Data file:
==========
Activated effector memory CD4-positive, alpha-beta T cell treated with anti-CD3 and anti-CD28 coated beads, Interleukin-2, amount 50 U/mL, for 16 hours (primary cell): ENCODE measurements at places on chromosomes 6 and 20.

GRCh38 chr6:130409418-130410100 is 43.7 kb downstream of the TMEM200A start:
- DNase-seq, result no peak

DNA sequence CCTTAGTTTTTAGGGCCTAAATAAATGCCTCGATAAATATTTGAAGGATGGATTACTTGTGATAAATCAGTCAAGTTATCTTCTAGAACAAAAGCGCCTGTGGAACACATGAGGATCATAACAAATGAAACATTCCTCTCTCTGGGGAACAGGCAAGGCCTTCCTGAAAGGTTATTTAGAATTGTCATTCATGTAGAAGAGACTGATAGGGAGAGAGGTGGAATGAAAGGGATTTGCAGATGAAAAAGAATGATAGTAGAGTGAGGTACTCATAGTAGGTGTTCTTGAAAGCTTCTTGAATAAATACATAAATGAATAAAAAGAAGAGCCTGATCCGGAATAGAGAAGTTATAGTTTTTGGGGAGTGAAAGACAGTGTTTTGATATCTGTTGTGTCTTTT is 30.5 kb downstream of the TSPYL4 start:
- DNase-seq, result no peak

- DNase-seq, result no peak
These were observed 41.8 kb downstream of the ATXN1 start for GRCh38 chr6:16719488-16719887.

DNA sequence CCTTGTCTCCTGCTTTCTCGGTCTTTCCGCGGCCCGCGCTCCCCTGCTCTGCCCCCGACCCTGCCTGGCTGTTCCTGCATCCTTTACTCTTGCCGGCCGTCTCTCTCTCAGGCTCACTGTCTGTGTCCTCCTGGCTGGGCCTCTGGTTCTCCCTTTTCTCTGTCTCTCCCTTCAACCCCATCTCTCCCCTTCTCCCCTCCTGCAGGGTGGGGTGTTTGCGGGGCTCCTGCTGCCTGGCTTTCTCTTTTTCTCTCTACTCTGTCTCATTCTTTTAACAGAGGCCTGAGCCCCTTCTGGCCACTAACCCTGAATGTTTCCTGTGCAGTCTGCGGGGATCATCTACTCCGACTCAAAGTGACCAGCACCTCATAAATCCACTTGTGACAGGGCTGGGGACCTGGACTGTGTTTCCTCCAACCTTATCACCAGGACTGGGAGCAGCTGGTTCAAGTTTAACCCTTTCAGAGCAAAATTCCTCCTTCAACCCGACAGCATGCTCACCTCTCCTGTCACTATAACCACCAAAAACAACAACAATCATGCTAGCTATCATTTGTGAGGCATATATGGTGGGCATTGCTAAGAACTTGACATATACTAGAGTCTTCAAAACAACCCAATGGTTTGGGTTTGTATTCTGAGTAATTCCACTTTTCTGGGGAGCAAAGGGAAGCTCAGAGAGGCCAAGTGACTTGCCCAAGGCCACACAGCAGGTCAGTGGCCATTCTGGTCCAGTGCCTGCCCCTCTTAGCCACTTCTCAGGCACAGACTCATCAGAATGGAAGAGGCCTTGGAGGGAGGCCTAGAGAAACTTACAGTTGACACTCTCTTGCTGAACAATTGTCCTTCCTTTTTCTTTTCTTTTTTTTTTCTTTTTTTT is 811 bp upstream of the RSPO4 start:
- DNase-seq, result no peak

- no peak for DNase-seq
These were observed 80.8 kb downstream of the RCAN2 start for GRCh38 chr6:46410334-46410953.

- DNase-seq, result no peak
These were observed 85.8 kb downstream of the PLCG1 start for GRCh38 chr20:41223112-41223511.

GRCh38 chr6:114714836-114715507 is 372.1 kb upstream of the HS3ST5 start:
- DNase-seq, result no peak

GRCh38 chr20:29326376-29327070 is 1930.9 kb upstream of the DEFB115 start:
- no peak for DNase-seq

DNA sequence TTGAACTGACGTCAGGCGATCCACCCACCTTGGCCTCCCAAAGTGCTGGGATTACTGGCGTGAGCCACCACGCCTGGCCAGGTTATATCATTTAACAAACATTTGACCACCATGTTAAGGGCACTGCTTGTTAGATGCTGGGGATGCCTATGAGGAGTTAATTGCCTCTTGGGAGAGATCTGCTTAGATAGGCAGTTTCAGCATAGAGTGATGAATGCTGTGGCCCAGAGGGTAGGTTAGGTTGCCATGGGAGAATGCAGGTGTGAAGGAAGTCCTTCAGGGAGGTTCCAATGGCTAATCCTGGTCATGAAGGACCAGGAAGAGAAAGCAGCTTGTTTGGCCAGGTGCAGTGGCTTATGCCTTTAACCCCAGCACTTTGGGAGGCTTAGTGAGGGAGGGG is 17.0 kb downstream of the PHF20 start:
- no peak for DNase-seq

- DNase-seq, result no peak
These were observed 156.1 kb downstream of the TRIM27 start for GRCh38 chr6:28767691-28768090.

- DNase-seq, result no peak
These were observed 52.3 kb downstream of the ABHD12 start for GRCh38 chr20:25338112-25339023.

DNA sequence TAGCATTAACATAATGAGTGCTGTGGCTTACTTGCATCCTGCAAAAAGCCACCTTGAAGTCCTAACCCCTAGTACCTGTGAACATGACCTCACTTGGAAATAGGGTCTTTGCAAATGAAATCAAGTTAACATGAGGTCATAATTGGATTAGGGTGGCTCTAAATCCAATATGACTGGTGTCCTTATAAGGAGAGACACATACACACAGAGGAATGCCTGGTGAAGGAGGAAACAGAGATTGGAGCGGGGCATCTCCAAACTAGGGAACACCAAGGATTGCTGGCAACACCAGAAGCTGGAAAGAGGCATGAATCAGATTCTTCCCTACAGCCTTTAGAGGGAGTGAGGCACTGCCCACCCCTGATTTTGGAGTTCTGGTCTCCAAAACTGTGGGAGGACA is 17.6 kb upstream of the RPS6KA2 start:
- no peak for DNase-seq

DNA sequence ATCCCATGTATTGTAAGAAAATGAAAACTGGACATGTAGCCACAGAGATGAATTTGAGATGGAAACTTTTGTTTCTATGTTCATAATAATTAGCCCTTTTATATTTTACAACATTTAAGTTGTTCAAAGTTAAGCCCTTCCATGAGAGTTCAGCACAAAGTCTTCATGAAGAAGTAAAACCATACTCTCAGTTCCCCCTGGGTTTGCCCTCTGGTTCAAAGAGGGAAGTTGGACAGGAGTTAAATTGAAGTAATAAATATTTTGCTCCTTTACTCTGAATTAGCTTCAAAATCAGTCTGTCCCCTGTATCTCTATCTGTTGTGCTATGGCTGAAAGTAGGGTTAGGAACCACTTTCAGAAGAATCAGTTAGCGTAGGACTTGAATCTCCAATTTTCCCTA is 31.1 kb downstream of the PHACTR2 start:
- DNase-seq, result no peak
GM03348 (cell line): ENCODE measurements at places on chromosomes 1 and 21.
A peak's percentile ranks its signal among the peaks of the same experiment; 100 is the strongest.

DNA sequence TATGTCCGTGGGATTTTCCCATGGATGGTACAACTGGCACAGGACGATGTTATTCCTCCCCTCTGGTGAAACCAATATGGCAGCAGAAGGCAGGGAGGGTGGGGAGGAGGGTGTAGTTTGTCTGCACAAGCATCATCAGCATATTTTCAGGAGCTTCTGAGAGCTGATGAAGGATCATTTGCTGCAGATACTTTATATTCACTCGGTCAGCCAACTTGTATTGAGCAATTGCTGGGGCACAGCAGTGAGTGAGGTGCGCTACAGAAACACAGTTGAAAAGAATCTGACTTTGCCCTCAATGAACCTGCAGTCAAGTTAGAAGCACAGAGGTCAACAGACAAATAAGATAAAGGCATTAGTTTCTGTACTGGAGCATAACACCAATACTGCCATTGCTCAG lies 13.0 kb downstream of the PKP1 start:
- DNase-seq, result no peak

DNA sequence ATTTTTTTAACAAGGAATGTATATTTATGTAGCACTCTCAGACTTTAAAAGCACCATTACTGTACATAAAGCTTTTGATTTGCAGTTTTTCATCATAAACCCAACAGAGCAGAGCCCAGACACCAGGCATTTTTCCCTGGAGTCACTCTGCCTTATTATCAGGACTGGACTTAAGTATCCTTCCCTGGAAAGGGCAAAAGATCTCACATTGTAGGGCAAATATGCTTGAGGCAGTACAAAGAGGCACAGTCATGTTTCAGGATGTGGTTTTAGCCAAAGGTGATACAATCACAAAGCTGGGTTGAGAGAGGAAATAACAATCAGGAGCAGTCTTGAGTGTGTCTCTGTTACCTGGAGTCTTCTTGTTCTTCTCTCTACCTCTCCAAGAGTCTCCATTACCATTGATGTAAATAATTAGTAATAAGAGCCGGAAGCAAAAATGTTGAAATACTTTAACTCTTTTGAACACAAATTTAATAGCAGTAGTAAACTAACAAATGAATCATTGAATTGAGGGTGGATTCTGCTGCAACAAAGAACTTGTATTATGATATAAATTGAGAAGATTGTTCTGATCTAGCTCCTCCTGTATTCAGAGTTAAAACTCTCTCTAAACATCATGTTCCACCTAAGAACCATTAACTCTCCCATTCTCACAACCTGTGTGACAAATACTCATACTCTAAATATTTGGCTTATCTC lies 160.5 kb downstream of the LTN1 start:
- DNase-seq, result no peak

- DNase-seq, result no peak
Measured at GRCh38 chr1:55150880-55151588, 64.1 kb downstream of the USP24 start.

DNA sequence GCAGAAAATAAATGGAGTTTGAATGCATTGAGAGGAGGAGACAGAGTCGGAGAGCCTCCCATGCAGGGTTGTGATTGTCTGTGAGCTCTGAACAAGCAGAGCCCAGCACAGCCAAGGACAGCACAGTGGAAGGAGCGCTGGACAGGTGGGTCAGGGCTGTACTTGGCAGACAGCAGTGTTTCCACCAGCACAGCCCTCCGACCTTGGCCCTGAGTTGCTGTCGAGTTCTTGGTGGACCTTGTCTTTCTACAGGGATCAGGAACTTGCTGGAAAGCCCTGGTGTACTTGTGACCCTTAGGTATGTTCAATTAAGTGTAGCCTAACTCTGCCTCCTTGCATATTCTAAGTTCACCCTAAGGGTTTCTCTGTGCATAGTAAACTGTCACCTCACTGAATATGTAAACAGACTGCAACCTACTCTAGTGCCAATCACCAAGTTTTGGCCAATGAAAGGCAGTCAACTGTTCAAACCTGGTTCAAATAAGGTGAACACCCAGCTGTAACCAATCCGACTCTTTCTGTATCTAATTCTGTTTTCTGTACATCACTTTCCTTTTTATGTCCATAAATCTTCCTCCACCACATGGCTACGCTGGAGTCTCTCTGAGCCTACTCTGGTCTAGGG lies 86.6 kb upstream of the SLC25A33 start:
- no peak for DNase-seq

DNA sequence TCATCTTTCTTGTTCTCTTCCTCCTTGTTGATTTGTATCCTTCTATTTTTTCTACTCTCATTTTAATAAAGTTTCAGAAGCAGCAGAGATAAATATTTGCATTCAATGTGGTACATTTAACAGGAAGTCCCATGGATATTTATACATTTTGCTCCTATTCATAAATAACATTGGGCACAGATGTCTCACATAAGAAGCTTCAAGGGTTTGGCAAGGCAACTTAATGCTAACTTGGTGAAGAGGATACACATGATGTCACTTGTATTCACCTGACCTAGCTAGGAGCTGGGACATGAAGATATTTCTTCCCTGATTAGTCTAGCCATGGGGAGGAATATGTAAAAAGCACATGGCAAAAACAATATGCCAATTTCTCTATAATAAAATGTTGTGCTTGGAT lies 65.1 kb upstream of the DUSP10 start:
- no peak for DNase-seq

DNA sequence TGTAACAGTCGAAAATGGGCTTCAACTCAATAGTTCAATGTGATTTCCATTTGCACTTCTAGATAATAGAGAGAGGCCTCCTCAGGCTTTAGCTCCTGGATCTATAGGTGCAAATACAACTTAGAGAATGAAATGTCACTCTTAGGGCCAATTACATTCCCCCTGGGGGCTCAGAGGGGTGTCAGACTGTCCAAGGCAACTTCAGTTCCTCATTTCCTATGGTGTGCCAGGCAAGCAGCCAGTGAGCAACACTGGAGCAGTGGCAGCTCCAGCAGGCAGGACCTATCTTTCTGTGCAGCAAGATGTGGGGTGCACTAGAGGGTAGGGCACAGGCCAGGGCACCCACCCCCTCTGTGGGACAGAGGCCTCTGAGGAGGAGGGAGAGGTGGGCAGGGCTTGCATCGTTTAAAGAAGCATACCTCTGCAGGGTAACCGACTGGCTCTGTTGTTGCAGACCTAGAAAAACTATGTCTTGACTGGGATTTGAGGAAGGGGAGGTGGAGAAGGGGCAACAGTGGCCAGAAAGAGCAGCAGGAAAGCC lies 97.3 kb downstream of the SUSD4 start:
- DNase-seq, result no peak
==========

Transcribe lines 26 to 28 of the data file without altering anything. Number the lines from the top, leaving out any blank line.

DNA sequence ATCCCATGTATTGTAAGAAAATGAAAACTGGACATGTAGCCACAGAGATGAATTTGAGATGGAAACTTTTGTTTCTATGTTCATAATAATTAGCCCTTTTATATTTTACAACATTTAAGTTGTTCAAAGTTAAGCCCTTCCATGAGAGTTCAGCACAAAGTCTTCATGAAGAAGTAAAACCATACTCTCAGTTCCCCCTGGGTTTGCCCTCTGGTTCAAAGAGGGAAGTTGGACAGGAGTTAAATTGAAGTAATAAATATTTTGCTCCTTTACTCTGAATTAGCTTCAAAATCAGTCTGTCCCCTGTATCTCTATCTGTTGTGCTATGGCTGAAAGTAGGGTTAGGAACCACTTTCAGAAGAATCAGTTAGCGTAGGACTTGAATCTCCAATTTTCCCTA is 31.1 kb downstream of the PHACTR2 start:
- DNase-seq, result no peak
GM03348 (cell line): ENCODE measurements at places on chromosomes 1 and 21.